U.N. pleads for calm, dialogue amid huge Mali protests
The United Nations’ Secretary General has called for calm and dialogue in Mali after tens of thousands of protesters took to the streets in the capital Bamako on Friday demanding President Ibrahim Boubacar Keita step down.
Keita was re-elected in 2018 for a second five-year term, but has struggled with a years-long security crisis, an outbreak of the new coronavirus, a strike by teachers, and political tensions arising from disputed local elections in March.
Friday’s angry protests were the second this month, and opposition leaders called for civil disobedience if certain demands were not met.
“The Secretary-General calls on all political leaders to send clear messages to their supporters to exercise utmost restraint and to refrain from any action likely to fuel tensions,” said Farhan Haq, Deputy Spokesman for Secretary-General António Guterres.
Sclerotic pace of political reforms, a flagging economy and a widely shared perception of government corruption have also fed anti-Keita sentiment.
On Friday, an imam led tens of thousands of protesters in a prayer in a central city square. Protesters then sang the national anthem and blew vuvuzela horns, with many toting placards bearing anti-government slogans.
The demonstration follows a similar rally on June 5 organised by a newly-formed coalition of opposition groups. That coalition has since adopted the name, “Movement of June 5 — Rally of Patriotic Forces.”
Uniting religious leaders and civil society figures, the coalition is channelling deep-seated frustration about the slow pace of progress and continuing bloodshed. At its head is Mahmoud Dicko, an imam and Islamic hardliner whose political star is rising in the war-torn country.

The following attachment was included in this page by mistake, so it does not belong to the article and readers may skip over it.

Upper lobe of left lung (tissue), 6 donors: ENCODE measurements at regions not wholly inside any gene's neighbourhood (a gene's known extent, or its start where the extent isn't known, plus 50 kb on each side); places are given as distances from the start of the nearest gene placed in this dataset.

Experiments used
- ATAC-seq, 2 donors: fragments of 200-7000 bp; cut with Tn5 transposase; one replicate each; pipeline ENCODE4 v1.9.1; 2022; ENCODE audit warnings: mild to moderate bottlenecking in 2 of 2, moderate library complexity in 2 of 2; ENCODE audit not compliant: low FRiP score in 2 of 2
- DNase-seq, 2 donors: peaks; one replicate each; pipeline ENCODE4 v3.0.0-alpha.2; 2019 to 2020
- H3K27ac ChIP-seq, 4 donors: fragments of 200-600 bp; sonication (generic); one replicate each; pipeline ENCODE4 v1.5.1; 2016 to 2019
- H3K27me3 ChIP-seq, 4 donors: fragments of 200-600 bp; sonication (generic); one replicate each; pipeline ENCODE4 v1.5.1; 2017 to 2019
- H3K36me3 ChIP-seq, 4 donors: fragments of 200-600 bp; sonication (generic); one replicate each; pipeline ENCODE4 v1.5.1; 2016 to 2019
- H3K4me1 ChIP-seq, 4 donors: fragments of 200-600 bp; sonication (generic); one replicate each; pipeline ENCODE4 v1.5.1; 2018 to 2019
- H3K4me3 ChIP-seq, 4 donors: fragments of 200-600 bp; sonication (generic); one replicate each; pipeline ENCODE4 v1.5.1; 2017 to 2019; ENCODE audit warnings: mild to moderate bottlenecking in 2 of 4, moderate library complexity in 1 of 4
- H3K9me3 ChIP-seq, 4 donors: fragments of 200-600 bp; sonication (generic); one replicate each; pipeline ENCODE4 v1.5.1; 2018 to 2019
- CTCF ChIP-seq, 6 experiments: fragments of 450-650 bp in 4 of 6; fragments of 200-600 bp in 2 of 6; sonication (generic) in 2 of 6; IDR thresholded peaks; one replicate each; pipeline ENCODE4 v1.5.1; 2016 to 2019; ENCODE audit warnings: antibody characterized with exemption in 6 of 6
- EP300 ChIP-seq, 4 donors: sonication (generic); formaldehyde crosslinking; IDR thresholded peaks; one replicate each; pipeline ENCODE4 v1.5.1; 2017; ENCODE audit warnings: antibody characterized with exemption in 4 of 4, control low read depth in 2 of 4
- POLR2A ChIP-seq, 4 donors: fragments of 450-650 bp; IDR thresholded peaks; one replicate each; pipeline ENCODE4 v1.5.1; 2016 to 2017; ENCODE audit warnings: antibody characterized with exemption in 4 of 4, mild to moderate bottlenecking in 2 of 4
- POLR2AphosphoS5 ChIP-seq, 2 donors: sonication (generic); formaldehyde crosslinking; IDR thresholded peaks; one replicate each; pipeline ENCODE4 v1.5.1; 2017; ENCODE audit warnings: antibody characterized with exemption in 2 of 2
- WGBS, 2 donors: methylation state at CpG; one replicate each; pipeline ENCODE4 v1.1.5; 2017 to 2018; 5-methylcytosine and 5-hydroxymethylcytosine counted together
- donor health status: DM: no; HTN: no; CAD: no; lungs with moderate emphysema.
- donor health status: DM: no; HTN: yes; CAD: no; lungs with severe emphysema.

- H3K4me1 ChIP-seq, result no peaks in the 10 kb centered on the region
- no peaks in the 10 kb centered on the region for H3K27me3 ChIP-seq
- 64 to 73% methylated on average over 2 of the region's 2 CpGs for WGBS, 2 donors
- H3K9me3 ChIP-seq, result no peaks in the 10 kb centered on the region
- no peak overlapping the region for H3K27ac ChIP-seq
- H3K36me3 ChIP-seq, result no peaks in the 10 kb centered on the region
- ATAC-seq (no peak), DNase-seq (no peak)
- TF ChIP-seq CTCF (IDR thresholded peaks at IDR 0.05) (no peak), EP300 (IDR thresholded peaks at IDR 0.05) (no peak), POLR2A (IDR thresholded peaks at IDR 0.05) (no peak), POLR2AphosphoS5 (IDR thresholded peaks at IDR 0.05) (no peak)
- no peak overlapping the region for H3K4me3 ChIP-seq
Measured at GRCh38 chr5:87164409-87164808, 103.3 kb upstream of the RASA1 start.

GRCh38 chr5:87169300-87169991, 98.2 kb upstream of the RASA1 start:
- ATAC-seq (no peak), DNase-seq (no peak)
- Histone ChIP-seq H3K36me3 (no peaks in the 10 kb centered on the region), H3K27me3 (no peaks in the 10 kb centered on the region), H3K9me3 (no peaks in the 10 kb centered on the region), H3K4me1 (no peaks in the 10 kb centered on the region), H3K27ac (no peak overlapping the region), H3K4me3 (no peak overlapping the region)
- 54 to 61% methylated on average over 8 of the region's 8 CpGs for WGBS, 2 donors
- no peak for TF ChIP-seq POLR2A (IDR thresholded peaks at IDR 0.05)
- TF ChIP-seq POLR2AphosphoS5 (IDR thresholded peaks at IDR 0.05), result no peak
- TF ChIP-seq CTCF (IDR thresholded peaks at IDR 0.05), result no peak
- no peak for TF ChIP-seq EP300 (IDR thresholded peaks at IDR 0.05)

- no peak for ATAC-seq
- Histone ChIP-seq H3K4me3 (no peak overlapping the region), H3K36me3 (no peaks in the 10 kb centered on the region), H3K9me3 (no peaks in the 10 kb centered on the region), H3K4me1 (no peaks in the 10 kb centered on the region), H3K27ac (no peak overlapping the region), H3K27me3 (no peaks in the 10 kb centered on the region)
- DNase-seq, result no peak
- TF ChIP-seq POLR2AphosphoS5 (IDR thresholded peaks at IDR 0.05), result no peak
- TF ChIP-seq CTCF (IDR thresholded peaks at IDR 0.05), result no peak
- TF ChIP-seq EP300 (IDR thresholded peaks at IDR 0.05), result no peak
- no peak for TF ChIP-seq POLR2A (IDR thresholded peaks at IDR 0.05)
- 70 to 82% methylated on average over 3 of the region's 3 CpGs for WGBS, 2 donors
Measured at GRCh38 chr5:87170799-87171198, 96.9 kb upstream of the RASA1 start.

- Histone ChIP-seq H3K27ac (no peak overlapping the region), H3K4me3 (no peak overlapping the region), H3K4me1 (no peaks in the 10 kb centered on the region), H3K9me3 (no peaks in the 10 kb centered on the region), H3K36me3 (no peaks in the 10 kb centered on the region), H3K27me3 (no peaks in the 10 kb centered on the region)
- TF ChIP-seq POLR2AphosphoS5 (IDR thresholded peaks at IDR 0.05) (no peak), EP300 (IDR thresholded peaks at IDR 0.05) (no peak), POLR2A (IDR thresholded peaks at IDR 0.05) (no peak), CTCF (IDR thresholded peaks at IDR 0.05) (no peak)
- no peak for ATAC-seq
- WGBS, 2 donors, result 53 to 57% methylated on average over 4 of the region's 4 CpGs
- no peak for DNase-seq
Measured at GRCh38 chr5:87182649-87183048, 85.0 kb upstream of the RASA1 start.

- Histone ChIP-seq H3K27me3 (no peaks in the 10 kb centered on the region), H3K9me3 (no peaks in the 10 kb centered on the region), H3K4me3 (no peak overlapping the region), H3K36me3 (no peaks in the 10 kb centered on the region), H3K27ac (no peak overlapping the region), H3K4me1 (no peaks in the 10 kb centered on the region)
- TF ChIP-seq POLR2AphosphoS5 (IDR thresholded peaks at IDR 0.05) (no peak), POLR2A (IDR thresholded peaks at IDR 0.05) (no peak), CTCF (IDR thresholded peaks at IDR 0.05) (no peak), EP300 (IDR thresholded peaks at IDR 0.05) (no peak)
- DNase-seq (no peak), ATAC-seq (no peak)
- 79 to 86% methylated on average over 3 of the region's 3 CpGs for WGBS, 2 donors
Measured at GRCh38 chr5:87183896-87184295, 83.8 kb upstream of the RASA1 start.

The June 5 movement organised Friday’s protest, despite Keita’s pledge on Tuesday to form a new unity government that would include opposition figures.
Keita was elected president of the poor Sahel nation of some 19 million people in 2013, and won a second five-year term in 2018.
He has been pushed to make several concessions in recent days in response to mounting criticism, like raising the salaries of public teachers on Tuesday after a long-running pay dispute.
The president also extended an olive branch to the political opposition on Tuesday, proposing to form a unity government. But his efforts to appease opponents appear to have fallen on deaf ears. Dicko had earlier told reporters in Bamako that Friday’s protest would go ahead come what may.
“He hasn’t learned his lesson, he doesn’t listen to people,” he had said. “But this time he will understand”. Mamadou Diakite, a 42-year-old teacher at Friday’s protest, told AFP that Keita had to step down. “We are here for the final victory, there is no negotiation possible,” he said.
(AFP & Reuters)